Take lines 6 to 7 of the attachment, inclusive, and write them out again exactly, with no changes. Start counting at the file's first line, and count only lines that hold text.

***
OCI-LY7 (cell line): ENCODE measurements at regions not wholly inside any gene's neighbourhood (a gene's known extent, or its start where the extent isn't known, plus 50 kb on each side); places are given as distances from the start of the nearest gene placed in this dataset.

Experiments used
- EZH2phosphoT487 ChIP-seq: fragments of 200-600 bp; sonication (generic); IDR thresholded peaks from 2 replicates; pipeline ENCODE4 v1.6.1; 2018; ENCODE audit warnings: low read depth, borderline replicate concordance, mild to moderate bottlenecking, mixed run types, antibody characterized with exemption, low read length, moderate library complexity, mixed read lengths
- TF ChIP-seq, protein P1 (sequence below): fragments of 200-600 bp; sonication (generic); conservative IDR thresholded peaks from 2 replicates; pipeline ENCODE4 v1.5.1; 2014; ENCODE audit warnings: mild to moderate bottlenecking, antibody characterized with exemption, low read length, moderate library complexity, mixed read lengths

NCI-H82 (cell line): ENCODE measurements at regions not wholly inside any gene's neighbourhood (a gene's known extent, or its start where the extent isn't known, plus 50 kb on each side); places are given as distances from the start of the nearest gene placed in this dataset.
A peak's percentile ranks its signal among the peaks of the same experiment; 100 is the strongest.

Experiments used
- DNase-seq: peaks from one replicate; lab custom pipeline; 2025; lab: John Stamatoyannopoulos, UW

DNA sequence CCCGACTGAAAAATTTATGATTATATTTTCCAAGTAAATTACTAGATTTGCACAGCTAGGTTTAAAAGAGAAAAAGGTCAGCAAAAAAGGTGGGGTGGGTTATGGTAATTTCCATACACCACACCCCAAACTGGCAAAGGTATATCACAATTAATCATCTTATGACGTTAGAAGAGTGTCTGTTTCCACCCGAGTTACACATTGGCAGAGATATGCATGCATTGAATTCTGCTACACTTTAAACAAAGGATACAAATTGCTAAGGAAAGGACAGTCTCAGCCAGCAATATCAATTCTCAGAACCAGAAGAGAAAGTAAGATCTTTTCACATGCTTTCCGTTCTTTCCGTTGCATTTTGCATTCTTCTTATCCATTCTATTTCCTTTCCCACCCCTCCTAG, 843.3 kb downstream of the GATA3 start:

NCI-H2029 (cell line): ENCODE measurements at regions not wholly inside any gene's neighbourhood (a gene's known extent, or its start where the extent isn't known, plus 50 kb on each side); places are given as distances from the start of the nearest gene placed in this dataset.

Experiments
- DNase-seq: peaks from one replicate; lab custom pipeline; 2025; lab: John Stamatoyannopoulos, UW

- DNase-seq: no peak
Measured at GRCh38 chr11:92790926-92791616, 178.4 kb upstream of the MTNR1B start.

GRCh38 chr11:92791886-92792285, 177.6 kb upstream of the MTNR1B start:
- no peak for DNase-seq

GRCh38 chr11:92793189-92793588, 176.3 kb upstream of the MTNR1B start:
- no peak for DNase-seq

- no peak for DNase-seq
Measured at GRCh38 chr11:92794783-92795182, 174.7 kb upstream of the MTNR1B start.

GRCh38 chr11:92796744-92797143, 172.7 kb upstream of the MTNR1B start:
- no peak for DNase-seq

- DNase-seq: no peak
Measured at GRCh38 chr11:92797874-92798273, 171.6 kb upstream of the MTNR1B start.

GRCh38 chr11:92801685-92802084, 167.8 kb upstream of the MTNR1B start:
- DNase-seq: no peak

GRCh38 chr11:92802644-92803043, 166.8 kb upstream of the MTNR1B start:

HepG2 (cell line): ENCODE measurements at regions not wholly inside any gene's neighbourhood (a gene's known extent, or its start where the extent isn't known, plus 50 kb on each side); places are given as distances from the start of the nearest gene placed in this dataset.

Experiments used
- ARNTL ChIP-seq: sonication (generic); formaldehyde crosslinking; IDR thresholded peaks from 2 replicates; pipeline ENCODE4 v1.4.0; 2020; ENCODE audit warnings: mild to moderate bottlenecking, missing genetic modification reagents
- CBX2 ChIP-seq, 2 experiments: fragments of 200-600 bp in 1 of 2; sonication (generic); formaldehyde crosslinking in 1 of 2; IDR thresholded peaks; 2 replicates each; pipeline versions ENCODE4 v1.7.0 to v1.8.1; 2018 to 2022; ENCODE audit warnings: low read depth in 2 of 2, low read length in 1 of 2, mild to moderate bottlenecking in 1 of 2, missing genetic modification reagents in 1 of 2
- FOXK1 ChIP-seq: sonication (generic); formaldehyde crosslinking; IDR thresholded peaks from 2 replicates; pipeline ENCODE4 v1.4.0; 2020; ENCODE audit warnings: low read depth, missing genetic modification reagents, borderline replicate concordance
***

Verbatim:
A peak's percentile ranks its signal among the peaks of the same experiment; 100 is the strongest.

Experiments used